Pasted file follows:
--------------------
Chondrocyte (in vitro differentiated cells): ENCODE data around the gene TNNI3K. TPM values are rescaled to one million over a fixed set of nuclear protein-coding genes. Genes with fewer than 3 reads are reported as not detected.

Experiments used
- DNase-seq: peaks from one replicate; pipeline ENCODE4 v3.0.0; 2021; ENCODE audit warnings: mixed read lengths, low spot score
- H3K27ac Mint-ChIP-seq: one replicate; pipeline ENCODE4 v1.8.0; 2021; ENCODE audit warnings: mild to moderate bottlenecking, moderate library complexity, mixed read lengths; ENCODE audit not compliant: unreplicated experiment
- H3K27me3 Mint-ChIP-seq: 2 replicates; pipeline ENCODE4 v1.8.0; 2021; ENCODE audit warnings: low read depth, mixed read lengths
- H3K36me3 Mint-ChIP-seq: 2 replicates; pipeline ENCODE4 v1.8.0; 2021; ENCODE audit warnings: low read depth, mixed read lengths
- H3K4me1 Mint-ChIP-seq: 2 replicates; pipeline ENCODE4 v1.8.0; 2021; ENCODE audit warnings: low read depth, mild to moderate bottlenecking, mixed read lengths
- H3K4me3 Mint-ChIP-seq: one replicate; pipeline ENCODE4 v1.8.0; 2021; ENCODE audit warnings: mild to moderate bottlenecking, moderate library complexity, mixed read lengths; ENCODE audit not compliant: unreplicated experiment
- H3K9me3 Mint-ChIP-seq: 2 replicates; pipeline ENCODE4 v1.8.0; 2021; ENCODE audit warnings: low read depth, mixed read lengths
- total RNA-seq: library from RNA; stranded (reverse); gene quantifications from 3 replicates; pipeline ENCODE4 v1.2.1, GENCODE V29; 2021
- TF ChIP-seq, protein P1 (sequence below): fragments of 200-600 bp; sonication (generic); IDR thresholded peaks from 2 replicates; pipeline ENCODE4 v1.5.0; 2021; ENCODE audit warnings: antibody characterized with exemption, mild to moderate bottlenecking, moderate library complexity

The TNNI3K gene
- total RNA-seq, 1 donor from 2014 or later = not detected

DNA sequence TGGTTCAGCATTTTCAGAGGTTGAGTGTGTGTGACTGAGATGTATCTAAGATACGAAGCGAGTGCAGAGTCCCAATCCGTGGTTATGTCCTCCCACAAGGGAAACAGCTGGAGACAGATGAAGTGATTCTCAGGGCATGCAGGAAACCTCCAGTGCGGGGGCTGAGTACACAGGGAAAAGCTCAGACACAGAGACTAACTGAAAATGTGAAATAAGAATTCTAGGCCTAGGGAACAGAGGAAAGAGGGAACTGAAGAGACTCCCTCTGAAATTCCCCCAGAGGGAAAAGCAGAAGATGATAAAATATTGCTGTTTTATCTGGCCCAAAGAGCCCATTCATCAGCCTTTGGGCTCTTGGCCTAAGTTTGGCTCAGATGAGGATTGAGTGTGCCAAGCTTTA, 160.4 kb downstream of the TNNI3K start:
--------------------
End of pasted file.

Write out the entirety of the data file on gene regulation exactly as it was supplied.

Chondrocyte (in vitro differentiated cells): ENCODE data around the gene TNNI3K. TPM values are rescaled to one million over a fixed set of nuclear protein-coding genes. Genes with fewer than 3 reads are reported as not detected.

Experiments used
- DNase-seq: peaks from one replicate; pipeline ENCODE4 v3.0.0; 2021; ENCODE audit warnings: mixed read lengths, low spot score
- H3K27ac Mint-ChIP-seq: one replicate; pipeline ENCODE4 v1.8.0; 2021; ENCODE audit warnings: mild to moderate bottlenecking, moderate library complexity, mixed read lengths; ENCODE audit not compliant: unreplicated experiment
- H3K27me3 Mint-ChIP-seq: 2 replicates; pipeline ENCODE4 v1.8.0; 2021; ENCODE audit warnings: low read depth, mixed read lengths
- H3K36me3 Mint-ChIP-seq: 2 replicates; pipeline ENCODE4 v1.8.0; 2021; ENCODE audit warnings: low read depth, mixed read lengths
- H3K4me1 Mint-ChIP-seq: 2 replicates; pipeline ENCODE4 v1.8.0; 2021; ENCODE audit warnings: low read depth, mild to moderate bottlenecking, mixed read lengths
- H3K4me3 Mint-ChIP-seq: one replicate; pipeline ENCODE4 v1.8.0; 2021; ENCODE audit warnings: mild to moderate bottlenecking, moderate library complexity, mixed read lengths; ENCODE audit not compliant: unreplicated experiment
- H3K9me3 Mint-ChIP-seq: 2 replicates; pipeline ENCODE4 v1.8.0; 2021; ENCODE audit warnings: low read depth, mixed read lengths
- total RNA-seq: library from RNA; stranded (reverse); gene quantifications from 3 replicates; pipeline ENCODE4 v1.2.1, GENCODE V29; 2021
- TF ChIP-seq, protein P1 (sequence below): fragments of 200-600 bp; sonication (generic); IDR thresholded peaks from 2 replicates; pipeline ENCODE4 v1.5.0; 2021; ENCODE audit warnings: antibody characterized with exemption, mild to moderate bottlenecking, moderate library complexity

The TNNI3K gene
- total RNA-seq, 1 donor from 2014 or later = not detected

DNA sequence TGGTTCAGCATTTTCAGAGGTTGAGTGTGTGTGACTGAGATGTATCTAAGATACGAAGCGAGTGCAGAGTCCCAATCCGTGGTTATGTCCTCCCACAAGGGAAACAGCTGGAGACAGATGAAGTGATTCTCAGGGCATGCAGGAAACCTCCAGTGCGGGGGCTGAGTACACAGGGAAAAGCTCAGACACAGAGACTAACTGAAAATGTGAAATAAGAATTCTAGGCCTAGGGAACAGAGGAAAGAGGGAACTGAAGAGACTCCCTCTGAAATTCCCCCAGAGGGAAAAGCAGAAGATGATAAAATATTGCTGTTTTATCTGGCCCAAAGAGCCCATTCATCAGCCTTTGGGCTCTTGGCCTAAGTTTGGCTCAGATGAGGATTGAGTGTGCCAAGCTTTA, 160.4 kb downstream of the TNNI3K start: